Father Floors Gas Pedal After Family Finds Themselves on Opening Drawbridge

Colin Fredericson
By Colin Fredericson
August 18, 2017US News
Father Floors Gas Pedal After Family Finds Themselves on Opening Drawbridge
A cargo ship sails under a drawbridge. (Olga Maltseva/AFP/Getty Images)


A father on vacation with his family found himself on a drawbridge that started to rise with the family still on it. He was forced to act quickly, making the decision to jump the bridge opening in the Toyota Rav4 the family was in, as Daily Mail reported.

There were four people in the car at the time, Terence Naphys, his wife Jacquelyn, their 16-year-old daughter and a friend of the same age. Jacquelyn Naphys was first to sense the danger while the family tried to cross the Middle Thorofare Bridge in New Jersey. “I think … I think the bridge might be opening,” she recalls saying at the time. After she let her father know, he immediately hit the gas pedal, sending the car flying.

There wasn’t much time to think at that point. “I don’t why, I don’t know what made me do it, I don’t know how it went to my brain to my foot, but it just did. It was an immediate reaction,” said Terence Naphys to NBC 4.

The car flew four to six feet in the air. Fortunately it cleared the water, but landed hard, causing $10,000 worth of damage, including a bent suspension from the impact of the drop. “I wasn’t nervous until we landed,” said Jacquelyn Naphys to NBC 4. “That’s when we realized the bridge wasn’t just a little bit open.”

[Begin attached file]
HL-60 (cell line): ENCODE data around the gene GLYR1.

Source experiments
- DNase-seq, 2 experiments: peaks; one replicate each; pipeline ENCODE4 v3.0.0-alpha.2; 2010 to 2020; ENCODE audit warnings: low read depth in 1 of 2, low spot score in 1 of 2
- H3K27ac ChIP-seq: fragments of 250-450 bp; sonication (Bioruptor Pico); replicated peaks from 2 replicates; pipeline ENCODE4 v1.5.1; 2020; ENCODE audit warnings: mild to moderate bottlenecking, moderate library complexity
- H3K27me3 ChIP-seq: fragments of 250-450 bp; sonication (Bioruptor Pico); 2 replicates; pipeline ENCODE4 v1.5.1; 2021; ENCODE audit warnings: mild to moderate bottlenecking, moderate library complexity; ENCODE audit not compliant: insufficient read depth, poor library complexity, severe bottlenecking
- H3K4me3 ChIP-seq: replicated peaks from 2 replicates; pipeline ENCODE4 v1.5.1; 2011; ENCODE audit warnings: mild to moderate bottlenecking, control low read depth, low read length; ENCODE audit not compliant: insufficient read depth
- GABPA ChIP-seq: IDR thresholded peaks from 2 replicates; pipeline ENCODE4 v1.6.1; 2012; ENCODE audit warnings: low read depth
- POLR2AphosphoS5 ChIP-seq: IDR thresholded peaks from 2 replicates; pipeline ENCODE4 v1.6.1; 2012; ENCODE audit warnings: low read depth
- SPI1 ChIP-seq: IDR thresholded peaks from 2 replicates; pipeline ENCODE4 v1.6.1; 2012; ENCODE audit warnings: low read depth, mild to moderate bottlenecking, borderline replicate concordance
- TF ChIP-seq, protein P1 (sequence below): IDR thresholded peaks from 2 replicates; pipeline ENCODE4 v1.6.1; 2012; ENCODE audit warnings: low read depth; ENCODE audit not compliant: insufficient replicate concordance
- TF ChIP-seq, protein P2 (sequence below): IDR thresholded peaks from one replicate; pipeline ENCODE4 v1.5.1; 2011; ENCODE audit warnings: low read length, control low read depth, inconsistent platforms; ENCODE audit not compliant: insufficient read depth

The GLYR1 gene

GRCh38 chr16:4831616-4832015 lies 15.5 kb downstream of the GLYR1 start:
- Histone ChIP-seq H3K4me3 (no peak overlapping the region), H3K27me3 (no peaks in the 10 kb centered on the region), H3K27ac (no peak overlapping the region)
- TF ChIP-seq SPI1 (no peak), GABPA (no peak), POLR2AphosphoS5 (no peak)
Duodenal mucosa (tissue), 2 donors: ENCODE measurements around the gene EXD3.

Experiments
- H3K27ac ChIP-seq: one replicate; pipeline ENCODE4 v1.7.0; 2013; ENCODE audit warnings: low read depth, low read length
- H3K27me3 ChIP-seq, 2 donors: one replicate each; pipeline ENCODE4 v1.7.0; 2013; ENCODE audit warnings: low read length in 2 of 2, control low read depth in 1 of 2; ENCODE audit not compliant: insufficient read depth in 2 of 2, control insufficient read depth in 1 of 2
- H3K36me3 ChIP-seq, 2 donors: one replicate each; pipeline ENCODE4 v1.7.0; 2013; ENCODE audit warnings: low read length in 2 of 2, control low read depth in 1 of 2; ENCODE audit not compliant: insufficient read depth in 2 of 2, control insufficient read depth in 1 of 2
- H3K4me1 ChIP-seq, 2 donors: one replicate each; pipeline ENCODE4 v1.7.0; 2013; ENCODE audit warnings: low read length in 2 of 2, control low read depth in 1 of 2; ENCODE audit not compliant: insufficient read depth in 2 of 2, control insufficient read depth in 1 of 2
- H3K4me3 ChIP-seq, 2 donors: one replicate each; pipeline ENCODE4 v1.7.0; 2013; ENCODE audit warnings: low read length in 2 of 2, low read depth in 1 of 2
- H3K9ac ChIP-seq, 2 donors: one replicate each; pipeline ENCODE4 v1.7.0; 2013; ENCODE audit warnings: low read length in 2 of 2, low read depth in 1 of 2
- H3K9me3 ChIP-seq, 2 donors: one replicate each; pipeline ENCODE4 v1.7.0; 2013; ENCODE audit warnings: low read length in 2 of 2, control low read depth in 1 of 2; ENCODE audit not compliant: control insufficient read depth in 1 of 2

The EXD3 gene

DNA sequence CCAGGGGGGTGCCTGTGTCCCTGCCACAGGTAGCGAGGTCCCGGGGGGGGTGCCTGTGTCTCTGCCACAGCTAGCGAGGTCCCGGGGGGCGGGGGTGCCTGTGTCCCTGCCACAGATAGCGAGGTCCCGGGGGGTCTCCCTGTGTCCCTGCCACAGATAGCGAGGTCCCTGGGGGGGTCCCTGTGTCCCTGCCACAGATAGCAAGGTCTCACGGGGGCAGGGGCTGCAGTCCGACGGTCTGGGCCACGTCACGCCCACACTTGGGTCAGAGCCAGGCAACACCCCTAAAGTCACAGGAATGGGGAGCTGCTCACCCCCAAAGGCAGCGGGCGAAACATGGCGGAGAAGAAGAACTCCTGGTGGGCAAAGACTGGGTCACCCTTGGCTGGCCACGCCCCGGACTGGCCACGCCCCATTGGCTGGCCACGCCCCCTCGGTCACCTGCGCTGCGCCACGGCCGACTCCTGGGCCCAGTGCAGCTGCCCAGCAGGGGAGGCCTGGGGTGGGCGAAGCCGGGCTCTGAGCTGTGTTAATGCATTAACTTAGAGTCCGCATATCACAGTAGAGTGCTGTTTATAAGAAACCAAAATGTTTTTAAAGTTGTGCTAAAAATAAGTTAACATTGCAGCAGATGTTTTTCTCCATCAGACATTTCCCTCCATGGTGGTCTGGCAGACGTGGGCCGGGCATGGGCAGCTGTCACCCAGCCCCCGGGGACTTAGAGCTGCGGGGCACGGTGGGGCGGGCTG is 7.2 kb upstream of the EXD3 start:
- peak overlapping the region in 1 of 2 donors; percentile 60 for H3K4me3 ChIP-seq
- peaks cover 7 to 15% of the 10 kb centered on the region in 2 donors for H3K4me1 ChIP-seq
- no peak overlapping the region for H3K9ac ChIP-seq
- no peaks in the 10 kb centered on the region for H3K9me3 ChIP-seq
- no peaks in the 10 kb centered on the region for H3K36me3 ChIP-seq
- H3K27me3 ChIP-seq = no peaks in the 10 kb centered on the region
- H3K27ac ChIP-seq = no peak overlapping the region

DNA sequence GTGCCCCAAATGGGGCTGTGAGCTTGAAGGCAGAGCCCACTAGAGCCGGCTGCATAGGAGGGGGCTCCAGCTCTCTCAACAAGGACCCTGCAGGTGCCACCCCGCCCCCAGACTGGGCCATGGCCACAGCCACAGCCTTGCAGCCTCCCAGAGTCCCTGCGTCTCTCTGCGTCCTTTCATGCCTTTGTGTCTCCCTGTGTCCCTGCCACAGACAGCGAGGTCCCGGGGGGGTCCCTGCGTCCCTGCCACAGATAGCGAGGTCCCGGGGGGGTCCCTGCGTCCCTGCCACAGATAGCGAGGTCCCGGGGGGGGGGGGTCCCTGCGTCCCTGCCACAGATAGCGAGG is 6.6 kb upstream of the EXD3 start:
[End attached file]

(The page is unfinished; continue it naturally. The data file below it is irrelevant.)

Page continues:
A car behind the Naphys could only see them fly off the bridge, thinking they must have hit the water underneath as the bridge lifted. It is a 65-foot drop to the water.

The bridge operator started to open the bridge to let a fishing vessel pass. He said he couldn’t see clearly the Rav4 driving near the edge because of the sun in his eyes. He thought the car would have enough time to clear the bridge. It was sunset at the time. The fact that the vessel’s radio communication was not working at the time didn’t help the situation.

The bridge was built in 1940 and is in need of up to $200 million in repairs and renovation.

Although the family was able to drive away from the scene, they are still being evaluated for injuries. They were headed to Cape May, New Jersey at the time, crossing from the Wildwood Crest side of the bridge, as the Courier-Post reported. The Cape May County Bridge Commission is investigating the cause of the incident. Terence Naphys said he will never cross that particular drawbridge, nor any drawbridge ever again.


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